Joo Kraus, Omar Sosa and Gustavo Ovalles

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Joo Kraus, Omar Sosa and Gustavo Ovalles
Otá (

Listen "Down The Alley"

Cuban pianist-composer Omar Sosa is an artist abundant with musical ideas, working with an ever-surprising cross-section of immensely talented international compatriots, pursuing multiple projects that never repeat themselves - as with this live outing, allied with German trumpeter-flugelhornist-EFX-vocalist Joo Kraus and Venezuelan percussionist Gustavo Ovalles.

Other hotwire Sosa projects include the German NDR Bigband, a project coming next year that includes Senegalese singer-kora master Seckou Keita, sheng sorcerer Wu Tong, koto conjurer Mieko Miyazaki, and Ovalles; and numerous other projects with Italian trumpeter Paolo Fresu, Indian percussionist Trilok Gurtu, Quarteto AfroCubano, Guadeloupian saxophonist Jacques Schwarz-Bart, Haiti's Moonlight Benjamin, Cuban vocalist Martha Galarraga and Haitian percussionist Claude Saturne. In short, Sosa gets around, to the listener's ever-wondering awe.

JOG (a Radio Bremen concert production, with the final two tracks recorded live in Ulm, Albert Einstein's home town) features 11 diverse compositions by Kraus and Sosa (Yamaha grand, Fender Rhodes, electronics, vocals). Anyone who's seen Omar perform anticipates not merely an aesthetic but a spiritual experience, and JOG is no exception with its delicate mood-shifting dynamics. As if instructive reinterpretations of several signature Sosa compositions ("Iyawo," "Muévete en D," "Recaredo," "Light in the Sky") were not enough, Kraus and Sosa open new cross-sonic territory with spare interplay on tunes like "Wood Soul"; a mournful, reflective, Cuban-inflected "JOG Mode"; and the rootless cosmopolitan hip-hop texture of "Down the Alley," with Kraus on vocals - before drifting away with the aptly denominated "Peace River."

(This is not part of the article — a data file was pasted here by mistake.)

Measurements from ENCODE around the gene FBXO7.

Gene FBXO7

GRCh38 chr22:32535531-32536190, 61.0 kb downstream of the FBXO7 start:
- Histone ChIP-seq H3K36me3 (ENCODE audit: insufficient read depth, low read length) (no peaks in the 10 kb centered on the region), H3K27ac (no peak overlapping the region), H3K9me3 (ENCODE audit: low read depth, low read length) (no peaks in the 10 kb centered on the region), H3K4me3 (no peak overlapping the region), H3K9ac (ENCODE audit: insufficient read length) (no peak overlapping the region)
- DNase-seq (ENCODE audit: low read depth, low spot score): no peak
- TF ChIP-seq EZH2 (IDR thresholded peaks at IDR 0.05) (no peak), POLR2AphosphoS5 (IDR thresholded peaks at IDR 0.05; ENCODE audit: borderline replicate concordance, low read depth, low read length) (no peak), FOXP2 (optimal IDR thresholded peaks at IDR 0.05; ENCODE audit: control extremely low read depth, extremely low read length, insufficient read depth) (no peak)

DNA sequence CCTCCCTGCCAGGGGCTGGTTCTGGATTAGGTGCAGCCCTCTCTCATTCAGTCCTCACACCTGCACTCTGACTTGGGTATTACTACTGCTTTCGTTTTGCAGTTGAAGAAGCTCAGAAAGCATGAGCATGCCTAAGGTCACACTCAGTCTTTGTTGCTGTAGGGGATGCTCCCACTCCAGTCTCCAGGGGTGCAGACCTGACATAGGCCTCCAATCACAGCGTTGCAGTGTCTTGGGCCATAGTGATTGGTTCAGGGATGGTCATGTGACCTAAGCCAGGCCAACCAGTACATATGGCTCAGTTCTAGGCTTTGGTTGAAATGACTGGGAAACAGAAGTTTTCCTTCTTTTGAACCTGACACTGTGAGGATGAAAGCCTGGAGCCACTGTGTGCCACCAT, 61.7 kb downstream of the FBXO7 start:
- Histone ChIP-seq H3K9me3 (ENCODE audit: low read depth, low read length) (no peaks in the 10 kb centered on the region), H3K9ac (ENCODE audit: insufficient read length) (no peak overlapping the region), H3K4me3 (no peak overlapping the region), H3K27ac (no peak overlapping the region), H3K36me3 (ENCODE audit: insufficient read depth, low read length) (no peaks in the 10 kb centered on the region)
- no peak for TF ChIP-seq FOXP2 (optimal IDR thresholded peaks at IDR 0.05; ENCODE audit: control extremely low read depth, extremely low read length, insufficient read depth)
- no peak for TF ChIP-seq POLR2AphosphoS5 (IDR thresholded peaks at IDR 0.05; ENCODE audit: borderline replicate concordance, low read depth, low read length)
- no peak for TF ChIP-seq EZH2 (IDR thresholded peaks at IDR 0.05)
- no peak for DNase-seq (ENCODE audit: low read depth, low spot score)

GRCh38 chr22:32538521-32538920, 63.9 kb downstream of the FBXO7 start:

The emotional impact of a live Sosa performance is palpable: here the trio engages intuitively, one with another, in ways whose inventive sense of delight cannot be anticipated, only savored. Beyond audio taxonomy, this is music for Every(hu)man. The deepest of listeners, Sosa's open-hearted artistry leaves the conservatory indoctrinated notes-without-meaning-per-second technical fetishists in the cosmic dust of a higher calling, with intense compassion and a profound sense of humanity. - Michael Stone


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